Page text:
Cadillac’s Prototype Race Car Looks Like Pure Evil

Cadillac is getting into prototype racing after a 14-year absence. 

The American brand has announced that it will be competing in the new Daytona Prototype international (DPi) class in the 2017 IMSA WeatherTech Sports Car Championship with the all-new Cadillac DPi-V.R.

Powering the race car is a naturally aspirated 6.2-liter dry-sump V8 which should make around 600 horsepower. A sequential shift gearbox operated by paddles gets the power to the rear wheels while a viscous mechanical limited-slip differential helps evenly spread that power. The car’s chassis, which is built by Dallara, weighs in at 2,050 lbs.

Two teams that were previously running Corvette Daytona Prototypes in the race series, Action Express Racing and Wayne Taylor Racing, will both be campaigning the new Cadillacs.

Those racing in the new DPi class will have to obtain their chassis from one of four approved constructors (Dallara, Onroak Automotive, ORECA or Riley/Multimatic), which can then be fitted with manufacturer-designed bodywork, engines and electronics. This will help the DPi cars have specific styling cues and technology that reflects each individual brand.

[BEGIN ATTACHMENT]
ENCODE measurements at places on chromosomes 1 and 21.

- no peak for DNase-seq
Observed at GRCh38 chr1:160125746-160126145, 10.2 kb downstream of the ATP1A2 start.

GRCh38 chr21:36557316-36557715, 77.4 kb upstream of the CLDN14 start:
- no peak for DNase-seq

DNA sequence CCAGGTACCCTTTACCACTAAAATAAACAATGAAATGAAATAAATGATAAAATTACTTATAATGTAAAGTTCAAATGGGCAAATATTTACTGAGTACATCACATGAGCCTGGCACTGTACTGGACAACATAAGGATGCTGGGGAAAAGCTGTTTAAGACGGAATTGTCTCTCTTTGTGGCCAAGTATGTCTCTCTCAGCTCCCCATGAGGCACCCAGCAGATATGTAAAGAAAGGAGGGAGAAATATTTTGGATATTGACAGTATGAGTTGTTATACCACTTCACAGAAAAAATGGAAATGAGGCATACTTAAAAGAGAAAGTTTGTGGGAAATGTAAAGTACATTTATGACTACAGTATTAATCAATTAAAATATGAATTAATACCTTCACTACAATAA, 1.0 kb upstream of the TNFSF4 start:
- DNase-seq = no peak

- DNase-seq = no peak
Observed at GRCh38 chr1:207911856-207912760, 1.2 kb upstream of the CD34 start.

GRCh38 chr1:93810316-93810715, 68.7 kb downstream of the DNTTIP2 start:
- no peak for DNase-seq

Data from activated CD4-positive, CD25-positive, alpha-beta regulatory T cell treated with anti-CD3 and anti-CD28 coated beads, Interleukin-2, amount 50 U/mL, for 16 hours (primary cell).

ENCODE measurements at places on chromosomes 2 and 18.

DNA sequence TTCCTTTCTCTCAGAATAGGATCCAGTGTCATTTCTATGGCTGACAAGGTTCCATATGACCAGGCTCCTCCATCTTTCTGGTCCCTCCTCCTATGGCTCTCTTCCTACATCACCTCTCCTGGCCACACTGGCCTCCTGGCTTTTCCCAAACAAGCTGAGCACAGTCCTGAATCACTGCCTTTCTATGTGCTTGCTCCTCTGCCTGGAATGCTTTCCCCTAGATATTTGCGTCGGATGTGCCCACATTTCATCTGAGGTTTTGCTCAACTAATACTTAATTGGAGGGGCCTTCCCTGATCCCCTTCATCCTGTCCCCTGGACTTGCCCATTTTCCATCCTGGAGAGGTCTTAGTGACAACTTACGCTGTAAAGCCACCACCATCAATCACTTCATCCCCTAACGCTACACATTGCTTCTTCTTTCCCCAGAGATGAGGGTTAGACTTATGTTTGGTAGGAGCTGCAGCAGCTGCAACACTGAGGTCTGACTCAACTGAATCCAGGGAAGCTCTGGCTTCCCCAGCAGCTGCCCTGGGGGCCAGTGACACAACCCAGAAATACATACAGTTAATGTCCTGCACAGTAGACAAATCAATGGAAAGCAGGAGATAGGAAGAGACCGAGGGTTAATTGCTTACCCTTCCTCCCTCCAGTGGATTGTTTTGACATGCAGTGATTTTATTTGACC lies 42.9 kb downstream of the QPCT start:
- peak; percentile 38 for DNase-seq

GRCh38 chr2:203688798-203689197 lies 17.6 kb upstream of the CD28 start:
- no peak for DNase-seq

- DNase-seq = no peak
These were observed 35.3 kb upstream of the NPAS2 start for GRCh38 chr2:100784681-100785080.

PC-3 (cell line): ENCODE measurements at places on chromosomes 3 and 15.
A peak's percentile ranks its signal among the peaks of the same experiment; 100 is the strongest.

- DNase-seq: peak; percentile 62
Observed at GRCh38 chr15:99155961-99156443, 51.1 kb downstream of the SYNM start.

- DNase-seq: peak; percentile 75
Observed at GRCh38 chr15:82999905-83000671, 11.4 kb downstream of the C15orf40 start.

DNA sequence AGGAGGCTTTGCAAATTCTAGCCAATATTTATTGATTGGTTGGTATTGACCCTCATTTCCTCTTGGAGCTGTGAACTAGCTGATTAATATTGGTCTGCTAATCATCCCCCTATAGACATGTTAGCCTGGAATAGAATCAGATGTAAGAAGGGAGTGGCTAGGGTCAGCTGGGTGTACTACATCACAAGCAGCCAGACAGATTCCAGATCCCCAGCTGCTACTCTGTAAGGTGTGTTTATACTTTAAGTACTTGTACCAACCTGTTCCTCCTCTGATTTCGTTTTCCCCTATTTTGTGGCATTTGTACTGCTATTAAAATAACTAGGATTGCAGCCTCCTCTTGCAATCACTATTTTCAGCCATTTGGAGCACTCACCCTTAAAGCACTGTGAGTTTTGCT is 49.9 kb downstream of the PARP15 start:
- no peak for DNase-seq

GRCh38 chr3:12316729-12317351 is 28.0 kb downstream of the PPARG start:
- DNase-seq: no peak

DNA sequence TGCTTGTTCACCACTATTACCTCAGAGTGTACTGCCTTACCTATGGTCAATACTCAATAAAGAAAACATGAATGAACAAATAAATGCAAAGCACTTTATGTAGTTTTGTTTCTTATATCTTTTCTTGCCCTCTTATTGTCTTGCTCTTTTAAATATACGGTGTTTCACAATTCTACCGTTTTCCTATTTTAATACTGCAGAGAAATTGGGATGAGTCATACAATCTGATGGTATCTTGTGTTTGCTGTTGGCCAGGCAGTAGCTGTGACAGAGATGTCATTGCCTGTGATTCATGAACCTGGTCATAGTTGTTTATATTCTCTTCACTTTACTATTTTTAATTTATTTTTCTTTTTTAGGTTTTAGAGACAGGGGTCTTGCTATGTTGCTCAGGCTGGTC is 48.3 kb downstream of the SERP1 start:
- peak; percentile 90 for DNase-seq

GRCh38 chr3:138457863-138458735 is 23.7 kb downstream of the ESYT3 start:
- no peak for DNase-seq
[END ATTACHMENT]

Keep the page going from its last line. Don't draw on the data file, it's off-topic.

This is different than the standard LMP2 class, which has every chassis manufacturer using the same engine and electronics package along with their homologated spec bodywork.

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“Cadillac is proud to return to the pinnacle of prototype racing in North America after a 14-year absence,” said Johan de Nysschen, president of Cadillac. “Cadillac’s V-Performance production models — the ATS-V and CTS-V — are transforming our brand’s product substance, earning a place among the world’s elite high performance marques.”

Although there is no mistaking this car for a prototype racer, there are some borrowed design cues from the ATS-V and CTS-V, like the angular body lines, V-Performance wheels, Brembo disk brakes and more. The race car also uses a camera system to provide the driver with a view behind his car, just like new Cadillac vehicles.

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